Hikers bidding for the summit trudge by our campsite. Even though it’s barely light outside, I see their headlamps and hear their voices. Then, I hear Mickey. He and Wayne are off early as well. They are going to hike down to Whitney Portal first, where they will unload and clean up, thus avoiding the second morning of wag bag use. Mark is also out of the tent. He’s gone for quite some time. I get myself out of the sleeping bag and do some preliminary packing.
I see Mark return with a grin. “Where’d you go?”
Smiling sheepishly, as if defeated, he says, “I had to use the wag bag. I lost the bet.”
“Wasn’t that a terrible experience?”
“Yeah, that was terrible.”
Lucas is up, and he feels a lot better. He said that he got up in the middle of the night, and the little bit of sleep helped him. It was probably a combination of sleep deprivation and altitude sickness.
I packed a no-cook breakfast, but we make coffee. This time, it’s the instant Via from Starbucks. There are only two packets, one for each. Not knowing we are not doing double servings, Mark boils extra water, purposefully dilutes his, and mockingly glares at me: “blonde roast.” I know he’s ridiculing the light roast coffee we’ve been having for the entire trip. We sit there and enjoy watching the sun light up the sheer face below Thor Peak, where rays bounce off and cast a beautiful glow on our campsite. My homemade tent is still holding up after all these trips.
After eating and wag bagging and sanitizing and packing, we head down the gentle trail, past a picturesque meadow, and down along Lone Pine Creek. Along the switchbacks, we see Lone Pine Lake sitting like a jewel perched on a ledge, high above the Owens Valley. We hike past the spur trail to this lake and wind down relentless switchbacks. Soon, we see the cars.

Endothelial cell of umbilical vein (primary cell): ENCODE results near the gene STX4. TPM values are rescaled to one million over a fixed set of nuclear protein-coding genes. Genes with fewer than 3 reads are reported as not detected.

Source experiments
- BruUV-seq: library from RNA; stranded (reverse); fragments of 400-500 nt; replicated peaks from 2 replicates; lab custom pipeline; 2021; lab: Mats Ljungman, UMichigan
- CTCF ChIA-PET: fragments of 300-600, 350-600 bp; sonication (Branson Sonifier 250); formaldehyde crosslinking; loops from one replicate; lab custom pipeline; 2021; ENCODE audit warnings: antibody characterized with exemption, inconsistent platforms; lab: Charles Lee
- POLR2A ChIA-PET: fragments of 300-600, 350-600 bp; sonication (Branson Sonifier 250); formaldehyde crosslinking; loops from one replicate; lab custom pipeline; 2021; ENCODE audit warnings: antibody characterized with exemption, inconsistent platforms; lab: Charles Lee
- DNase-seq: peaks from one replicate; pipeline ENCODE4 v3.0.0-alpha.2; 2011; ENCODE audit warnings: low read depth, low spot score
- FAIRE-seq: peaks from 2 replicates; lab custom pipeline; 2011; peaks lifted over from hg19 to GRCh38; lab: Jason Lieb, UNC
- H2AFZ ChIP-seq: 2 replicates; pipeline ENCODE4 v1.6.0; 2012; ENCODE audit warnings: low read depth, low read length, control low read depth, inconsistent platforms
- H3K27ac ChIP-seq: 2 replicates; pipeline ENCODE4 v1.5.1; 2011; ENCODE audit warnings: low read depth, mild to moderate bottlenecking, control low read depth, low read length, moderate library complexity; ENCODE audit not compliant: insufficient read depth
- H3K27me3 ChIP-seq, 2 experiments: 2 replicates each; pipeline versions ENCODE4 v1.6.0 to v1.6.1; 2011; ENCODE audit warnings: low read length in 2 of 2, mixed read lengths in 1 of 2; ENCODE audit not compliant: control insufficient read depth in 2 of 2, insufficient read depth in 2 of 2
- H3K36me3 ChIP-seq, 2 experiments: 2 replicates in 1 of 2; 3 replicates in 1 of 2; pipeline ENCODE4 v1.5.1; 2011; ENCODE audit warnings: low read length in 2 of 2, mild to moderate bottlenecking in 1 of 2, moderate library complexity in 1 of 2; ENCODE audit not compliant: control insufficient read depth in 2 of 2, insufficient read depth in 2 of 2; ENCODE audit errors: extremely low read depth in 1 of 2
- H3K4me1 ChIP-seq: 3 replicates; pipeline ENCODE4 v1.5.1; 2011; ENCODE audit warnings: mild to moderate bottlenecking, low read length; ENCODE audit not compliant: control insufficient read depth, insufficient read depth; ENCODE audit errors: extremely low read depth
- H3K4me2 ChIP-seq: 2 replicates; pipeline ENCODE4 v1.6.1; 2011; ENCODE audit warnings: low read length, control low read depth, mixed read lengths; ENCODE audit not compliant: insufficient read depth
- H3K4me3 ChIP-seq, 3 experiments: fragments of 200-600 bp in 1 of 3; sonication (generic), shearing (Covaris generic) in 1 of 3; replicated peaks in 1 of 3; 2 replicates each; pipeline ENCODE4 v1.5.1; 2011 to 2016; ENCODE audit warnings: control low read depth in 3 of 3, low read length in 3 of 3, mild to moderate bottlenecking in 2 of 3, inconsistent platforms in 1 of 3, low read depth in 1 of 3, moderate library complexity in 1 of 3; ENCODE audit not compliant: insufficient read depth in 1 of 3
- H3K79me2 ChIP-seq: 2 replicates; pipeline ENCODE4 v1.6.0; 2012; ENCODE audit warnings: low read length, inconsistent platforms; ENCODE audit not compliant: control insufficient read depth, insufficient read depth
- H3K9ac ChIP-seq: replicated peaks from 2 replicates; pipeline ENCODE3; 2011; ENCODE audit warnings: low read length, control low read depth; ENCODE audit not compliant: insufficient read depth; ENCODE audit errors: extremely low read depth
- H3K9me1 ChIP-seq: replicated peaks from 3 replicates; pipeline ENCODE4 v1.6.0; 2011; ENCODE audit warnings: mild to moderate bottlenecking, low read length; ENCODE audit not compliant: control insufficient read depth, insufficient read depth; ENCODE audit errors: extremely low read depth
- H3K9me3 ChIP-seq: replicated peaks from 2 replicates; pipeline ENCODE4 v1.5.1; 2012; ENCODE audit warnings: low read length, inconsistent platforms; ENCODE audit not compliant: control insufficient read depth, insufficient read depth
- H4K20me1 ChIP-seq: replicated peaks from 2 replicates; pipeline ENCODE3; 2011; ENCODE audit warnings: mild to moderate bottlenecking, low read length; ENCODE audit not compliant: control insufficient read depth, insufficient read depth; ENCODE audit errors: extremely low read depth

Upon reaching Whitney Portal at 10:00, an hour before our appointment time, Hans is the first to greet us. He says we all look weathered, worked under the elements and toughened by the sun. This is good, and we’re all so happy to be reunited as planned. We weigh our packs, and mine is 38 pounds—a full eleven heavier than Mark’s. He feels bad, but I tell him it’s OK. I have the seven pounds of camera gear, along with the ten extra pounds of wag bags and other stuff to throw away. We get pictures of me holding the sack of wag bags and him holding our trash from the week. It feels good to dump all that.
At the car, the reunion is complete—Mike, Wayne, Lucas, Ashlene, Mark, Hans, Mickey, and me. As Tony and Sean once said to me on our trip from Horseshoe Meadow to Upper Rock Creek while they were fourth year residents, backpacking changes a relationship; indeed it has. We’ve made new friendships and deepened old ones; we’re good. Now, we make plans to enjoy lunch at the Ranch House Café in Olancha. We’re all starving, and that plan sounds like luxury.
* * * * *
Luxury is in the little things—not so much in the things themselves, but in the value we assign to them. In the wilderness, as is with life, the little bit and how we think of it often go a long ways.
It’s the yellow notepad, the dark chocolate-covered goji berries, the deck of cards. It’s the devotional and the hymnal. It’s the sprig of fresh thyme, the slivers of crunchy carrot, the squeeze of tart lime juice. It’s the fishing tackle and the French press and the luxury fuel. Though I’ll probably leave the zoom lens behind next time, it’s the camera and tripod. I now wish I hadn’t talked Mark out of bringing the ugly pink bucket.
But by evening time tomorrow, Mark will have told me that he’s ready to go backpacking again. I’m happy, because I’ll get to use the pink bucket and experience luxury in ways I’ve never imagined, on the next trip, and on many more trips to come.